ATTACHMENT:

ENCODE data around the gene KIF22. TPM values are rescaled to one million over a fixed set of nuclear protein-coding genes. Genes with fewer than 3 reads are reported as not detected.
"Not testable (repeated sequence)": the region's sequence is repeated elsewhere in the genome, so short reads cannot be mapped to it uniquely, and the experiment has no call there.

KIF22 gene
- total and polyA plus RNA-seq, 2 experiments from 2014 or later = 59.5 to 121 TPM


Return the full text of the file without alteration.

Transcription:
ENCODE data around the gene KIF22. TPM values are rescaled to one million over a fixed set of nuclear protein-coding genes. Genes with fewer than 3 reads are reported as not detected.
"Not testable (repeated sequence)": the region's sequence is repeated elsewhere in the genome, so short reads cannot be mapped to it uniquely, and the experiment has no call there.

KIF22 gene
- total and polyA plus RNA-seq, 2 experiments from 2014 or later = 59.5 to 121 TPM